Corrections Today Volume: 71 Issue: 6 Dated: December 2009 Pages: 92-94
This article summarizes findings on a few of the topics covered by the Survey of Youth in Residential Placement (SYRP), which is the only national survey to collect data directly from youths in juvenile justice placement.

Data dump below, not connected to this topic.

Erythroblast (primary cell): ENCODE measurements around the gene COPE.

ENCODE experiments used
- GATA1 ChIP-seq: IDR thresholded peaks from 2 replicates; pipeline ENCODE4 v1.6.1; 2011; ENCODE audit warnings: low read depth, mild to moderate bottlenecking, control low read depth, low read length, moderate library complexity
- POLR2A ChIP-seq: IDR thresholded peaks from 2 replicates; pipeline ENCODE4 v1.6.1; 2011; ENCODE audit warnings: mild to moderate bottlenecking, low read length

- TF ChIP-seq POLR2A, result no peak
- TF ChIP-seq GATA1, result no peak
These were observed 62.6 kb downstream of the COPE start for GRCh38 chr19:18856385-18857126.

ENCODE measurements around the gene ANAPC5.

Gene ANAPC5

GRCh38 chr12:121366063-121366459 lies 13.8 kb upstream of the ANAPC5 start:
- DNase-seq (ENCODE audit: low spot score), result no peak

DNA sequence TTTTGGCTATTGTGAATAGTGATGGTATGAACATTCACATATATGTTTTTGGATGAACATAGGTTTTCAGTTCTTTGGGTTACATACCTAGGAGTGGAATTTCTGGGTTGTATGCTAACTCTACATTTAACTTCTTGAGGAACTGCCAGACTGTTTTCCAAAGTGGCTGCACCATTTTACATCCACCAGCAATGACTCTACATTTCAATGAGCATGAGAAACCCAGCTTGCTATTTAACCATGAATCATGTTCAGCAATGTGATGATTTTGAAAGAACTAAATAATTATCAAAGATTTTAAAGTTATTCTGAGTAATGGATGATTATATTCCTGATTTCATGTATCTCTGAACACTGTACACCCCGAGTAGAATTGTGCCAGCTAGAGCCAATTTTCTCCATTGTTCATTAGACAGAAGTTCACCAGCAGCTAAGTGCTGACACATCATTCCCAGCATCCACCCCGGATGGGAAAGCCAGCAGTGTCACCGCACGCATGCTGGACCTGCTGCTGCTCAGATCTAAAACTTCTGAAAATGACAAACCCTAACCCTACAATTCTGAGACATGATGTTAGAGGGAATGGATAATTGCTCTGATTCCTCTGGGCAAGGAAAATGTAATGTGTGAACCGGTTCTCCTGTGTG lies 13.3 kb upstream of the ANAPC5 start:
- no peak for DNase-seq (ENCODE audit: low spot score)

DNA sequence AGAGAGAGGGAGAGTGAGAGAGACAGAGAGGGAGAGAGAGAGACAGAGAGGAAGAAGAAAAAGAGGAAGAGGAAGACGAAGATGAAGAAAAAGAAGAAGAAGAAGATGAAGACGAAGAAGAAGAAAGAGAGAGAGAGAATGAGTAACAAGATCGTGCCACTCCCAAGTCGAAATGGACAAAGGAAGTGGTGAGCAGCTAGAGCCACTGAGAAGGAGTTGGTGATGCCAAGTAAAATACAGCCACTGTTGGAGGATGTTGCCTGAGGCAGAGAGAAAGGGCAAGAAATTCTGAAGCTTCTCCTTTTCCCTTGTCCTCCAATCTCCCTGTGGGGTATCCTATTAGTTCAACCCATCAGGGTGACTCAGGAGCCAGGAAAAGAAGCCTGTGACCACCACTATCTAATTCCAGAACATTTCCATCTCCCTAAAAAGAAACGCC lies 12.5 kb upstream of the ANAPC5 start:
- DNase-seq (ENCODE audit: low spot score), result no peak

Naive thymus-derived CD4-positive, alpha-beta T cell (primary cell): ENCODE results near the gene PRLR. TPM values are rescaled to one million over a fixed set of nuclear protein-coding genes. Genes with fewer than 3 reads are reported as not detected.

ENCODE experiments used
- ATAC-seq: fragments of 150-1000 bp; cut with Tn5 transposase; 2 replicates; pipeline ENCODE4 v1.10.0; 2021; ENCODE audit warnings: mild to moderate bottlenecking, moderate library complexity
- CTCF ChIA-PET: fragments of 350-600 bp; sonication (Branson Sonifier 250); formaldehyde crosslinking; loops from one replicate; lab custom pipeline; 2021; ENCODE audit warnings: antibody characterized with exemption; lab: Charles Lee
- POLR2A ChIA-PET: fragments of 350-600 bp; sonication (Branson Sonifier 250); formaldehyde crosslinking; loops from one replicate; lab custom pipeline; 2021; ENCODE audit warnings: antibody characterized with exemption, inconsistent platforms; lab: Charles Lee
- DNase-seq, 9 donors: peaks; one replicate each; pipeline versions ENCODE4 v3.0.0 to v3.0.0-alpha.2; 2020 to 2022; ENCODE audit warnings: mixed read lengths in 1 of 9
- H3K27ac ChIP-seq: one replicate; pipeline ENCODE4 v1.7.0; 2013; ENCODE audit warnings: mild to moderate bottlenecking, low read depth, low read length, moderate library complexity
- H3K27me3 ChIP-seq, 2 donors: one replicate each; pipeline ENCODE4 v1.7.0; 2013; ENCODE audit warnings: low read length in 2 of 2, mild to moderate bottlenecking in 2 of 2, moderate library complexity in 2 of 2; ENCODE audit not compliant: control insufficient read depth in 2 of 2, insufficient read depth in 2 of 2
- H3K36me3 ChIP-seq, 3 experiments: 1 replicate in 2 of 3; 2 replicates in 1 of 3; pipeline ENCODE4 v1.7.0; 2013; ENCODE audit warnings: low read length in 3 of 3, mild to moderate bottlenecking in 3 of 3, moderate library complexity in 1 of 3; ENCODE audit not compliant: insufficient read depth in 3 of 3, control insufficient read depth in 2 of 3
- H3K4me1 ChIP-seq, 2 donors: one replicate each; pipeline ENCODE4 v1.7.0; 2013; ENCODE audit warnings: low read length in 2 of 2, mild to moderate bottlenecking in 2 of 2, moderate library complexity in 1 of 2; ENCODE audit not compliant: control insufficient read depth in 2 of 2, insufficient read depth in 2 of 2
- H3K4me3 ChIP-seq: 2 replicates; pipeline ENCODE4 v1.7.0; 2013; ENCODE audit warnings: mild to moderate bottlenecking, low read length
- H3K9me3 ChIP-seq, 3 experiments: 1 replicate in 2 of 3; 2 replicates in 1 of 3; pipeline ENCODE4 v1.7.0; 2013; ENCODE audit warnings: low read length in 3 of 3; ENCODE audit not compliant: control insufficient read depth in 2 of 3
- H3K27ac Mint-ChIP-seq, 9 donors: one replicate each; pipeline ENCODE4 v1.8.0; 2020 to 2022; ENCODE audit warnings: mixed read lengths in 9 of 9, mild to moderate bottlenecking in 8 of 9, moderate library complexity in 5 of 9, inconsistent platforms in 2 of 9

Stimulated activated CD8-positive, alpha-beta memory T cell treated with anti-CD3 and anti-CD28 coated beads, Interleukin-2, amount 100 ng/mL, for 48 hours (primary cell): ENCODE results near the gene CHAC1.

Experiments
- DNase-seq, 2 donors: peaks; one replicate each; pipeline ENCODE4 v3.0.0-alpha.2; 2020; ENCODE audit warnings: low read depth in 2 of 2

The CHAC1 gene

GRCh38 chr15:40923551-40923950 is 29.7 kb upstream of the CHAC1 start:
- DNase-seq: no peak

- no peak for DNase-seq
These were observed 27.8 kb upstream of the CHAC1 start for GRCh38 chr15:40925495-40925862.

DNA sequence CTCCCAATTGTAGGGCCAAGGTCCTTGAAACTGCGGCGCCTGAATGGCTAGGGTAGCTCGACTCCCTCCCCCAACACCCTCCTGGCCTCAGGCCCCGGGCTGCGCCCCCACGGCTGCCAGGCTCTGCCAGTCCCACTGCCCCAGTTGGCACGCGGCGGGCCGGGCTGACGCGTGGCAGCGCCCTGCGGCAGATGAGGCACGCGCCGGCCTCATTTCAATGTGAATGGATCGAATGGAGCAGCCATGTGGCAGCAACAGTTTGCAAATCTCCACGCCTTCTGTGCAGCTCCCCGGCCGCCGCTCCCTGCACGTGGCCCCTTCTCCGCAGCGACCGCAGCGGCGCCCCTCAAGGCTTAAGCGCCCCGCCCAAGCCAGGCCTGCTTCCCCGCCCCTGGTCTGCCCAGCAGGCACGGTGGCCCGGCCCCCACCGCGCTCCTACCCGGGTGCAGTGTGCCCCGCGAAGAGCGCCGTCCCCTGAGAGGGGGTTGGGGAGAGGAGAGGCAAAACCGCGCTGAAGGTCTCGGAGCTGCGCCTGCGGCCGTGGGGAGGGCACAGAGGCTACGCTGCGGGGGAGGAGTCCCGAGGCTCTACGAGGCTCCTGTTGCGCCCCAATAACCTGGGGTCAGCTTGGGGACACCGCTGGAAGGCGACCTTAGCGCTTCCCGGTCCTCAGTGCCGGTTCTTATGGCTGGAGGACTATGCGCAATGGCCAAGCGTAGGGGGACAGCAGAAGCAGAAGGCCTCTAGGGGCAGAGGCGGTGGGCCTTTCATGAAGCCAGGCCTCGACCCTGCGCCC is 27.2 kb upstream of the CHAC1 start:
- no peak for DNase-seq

One table presented shows the characteristics of youths in juvenile justice custody based on interviews conducted during the spring of 2003. The table presents the estimated number in custody nationwide, along with the numbers by sex, age, race/ethnicity, and living arrangement when taken into custody. Regarding offenses, only 5 percent of the youths in custody were true first-time offenders; 10 percent were previously in custody or on probation or parole; 85 percent had prior convictions; 57 percent had offended against persons. Forty-eight percent of the youths were below the grade level typical for their age. Regarding emotional and mental health problems, anger, depression, and anxiety were prevalent, and 30 percent had recent suicidal thoughts or feelings. Eighty-eight percent had used alcohol or drugs, compared to 61 percent of their age peers in the general population. Twenty percent lived in the same unit with other youth 3 or more years older than themselves. Most youths had future plans to find a job (84 percent); 80 percent will attend school; 68 percent aspire to go to college; and 73 percent expect to get married and have children (77 percent). In drawing implications from these findings, this article suggests improving the coverage of mental health services, improving substance abuse treatment, obtaining systematic information on youths' educational needs and services in placement, avoiding housing juveniles with significantly older youth, and developing programs that address youths' specific circumstances. The survey involved interviews of just over 7,000 youths between ages 10 and 20 in more than 200 facilities. 1 table and 11 notes
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